By Dave B.
The Oscar-nominated short documentary Heroin(e) (Netflix) relays the struggle of three women in Huntington, West Virginia who are attempting to stem the tide of the rising flood of America’s opiate epidemic’s impact on their community. Fire Chief Jan Rader, drug court Judge Patricia Keller, and Necia Freeman of the Brown Bag Ministry make truly herculean efforts to wring a few victories out of a situation that is ultimately doomed to be an unmitigated, unalterable defeat.
I’m glad that Heroin(e) isn’t longer than 39 minutes. It’s depressing. It can’t be disputed that all three women make a positive impact on the lives of individuals and should be applauded for doing so. But, I found it very disheartening to see the number of interviews and overdose call responses that were interrupted by another overdose call response. Despite the best efforts of these women and their communities, the opiate epidemic in Huntington clearly gets worse and worse with no end in sight.
I could go into detail about the beneficial work of each of these people. But if you want to learn about that, you can watch the movie. What I’ll say is, what truly impressed me is that these women continue to fight knowing that their cause is doomed. Perhaps the most successful at changing the dynamic of the epidemic is Judge Keller, because she uses a combination of compassion and toughness to enforce an ethic of personal responsibility on those who find their way to her court. But for every individual who successfully contains their addiction, there are innumerable failures. Freeman and Chief Rader are easy to empathize with, but the documentary’s objectiveness makes it hard not to draw the conclusion that temporarily saving and improving the lives of their community’s addicts won’t change the equation that most of them will eventually die as a direct result of an overdose or related medical or social condition.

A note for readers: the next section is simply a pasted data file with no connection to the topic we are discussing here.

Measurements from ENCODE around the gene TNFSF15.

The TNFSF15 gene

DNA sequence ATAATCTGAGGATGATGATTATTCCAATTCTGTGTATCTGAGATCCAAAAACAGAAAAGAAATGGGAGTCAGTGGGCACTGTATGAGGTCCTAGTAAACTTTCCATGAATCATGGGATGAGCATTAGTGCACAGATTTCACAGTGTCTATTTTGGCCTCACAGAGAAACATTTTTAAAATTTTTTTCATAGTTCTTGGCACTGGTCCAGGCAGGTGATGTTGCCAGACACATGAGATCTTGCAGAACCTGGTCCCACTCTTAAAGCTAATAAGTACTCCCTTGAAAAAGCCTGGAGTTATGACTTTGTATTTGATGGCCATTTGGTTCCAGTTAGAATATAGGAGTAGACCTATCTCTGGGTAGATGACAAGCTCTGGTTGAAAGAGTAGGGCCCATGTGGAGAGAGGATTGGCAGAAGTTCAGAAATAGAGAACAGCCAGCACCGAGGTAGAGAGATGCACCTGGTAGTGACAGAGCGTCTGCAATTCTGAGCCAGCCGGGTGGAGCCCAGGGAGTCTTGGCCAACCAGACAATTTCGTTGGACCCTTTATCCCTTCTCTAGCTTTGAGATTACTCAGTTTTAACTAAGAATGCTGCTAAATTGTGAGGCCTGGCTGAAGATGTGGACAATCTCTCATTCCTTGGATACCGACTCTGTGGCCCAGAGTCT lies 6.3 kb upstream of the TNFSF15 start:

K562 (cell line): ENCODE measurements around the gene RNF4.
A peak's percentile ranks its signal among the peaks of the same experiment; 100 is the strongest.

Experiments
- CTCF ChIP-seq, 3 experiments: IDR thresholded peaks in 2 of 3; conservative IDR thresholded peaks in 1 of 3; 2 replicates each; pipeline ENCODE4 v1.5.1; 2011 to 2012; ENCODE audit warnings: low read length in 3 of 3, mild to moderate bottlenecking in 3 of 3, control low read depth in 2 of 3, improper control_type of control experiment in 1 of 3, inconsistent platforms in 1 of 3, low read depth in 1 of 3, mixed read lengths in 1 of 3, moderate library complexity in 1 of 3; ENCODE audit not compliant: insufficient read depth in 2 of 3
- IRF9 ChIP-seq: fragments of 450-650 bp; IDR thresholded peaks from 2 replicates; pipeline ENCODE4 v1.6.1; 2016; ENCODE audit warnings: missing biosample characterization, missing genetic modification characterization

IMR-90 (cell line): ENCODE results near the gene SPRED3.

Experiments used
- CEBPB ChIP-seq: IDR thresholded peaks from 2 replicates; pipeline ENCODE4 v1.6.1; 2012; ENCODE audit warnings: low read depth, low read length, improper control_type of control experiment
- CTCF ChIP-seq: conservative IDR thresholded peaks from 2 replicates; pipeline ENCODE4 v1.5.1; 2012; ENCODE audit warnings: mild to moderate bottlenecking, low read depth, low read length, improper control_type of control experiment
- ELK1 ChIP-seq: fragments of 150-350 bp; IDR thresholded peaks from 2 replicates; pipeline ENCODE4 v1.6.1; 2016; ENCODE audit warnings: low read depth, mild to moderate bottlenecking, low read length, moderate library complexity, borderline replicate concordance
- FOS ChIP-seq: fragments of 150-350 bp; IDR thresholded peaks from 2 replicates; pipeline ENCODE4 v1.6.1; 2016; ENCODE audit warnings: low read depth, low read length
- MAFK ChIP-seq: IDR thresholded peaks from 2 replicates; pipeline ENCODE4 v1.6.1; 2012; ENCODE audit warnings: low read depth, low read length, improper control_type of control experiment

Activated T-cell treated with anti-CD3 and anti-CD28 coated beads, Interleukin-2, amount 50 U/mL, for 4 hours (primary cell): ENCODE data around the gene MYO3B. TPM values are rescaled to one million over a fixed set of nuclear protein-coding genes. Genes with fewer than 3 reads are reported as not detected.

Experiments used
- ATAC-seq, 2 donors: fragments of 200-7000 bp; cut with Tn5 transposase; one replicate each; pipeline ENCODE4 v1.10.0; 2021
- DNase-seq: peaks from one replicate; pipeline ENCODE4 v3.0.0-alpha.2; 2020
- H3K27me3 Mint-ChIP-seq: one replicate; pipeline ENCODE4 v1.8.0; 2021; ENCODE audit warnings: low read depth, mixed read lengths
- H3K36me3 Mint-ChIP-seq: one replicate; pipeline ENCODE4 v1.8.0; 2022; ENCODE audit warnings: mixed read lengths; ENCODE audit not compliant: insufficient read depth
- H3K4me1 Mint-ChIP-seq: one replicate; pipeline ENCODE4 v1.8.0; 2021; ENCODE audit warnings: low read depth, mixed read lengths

I like Heroin(e). I really did. But, if you’re looking for something to watch that will provide you with hope for America’s opioid crisis, this isn’t it. It’s a frank look at the reality of the situation, which is bleaker than I have the vocabulary to describe. The beauty of this documentary lies in its telling, in their own words, of women on the front lines of this struggle relating their few and far between victories. If the efforts of these women could be multiplied by several million, the United States might be able to overcome its opioid crisis. As things stand, however, this is a scourge that doesn’t have an end in sight. Heroin(e) does an excellent job of showing what it means to fight knowing that the outcome will go against you. I understand why it was nominated for an Oscar and I recommend it.
I have no clue what I'm doing, but I'll keep doing whatever it is to the best of my ability.